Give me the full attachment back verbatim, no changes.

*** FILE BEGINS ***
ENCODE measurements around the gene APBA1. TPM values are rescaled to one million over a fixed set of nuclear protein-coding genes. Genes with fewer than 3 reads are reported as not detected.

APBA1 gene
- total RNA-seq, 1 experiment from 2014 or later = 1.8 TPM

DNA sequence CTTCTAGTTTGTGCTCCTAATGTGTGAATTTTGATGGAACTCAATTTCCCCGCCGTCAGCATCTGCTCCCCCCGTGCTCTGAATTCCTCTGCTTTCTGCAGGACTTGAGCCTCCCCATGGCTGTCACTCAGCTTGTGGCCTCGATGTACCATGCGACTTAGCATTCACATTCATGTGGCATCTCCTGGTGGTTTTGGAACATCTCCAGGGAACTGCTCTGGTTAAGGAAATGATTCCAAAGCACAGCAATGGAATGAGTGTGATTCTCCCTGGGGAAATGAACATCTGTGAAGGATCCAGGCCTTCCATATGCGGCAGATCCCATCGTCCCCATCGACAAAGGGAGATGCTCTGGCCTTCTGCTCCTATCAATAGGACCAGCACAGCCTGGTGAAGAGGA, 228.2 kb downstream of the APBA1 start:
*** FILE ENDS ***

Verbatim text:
ENCODE measurements around the gene APBA1. TPM values are rescaled to one million over a fixed set of nuclear protein-coding genes. Genes with fewer than 3 reads are reported as not detected.

APBA1 gene
- total RNA-seq, 1 experiment from 2014 or later = 1.8 TPM

DNA sequence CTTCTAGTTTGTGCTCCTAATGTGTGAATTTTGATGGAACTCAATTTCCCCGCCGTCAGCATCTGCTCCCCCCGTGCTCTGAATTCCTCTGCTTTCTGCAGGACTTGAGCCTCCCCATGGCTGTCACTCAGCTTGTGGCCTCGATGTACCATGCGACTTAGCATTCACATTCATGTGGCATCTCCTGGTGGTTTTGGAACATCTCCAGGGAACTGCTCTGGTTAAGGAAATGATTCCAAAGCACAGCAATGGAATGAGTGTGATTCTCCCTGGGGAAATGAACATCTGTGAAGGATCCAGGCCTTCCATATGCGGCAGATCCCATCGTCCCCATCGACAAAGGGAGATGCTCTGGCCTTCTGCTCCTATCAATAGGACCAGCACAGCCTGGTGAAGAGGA, 228.2 kb downstream of the APBA1 start: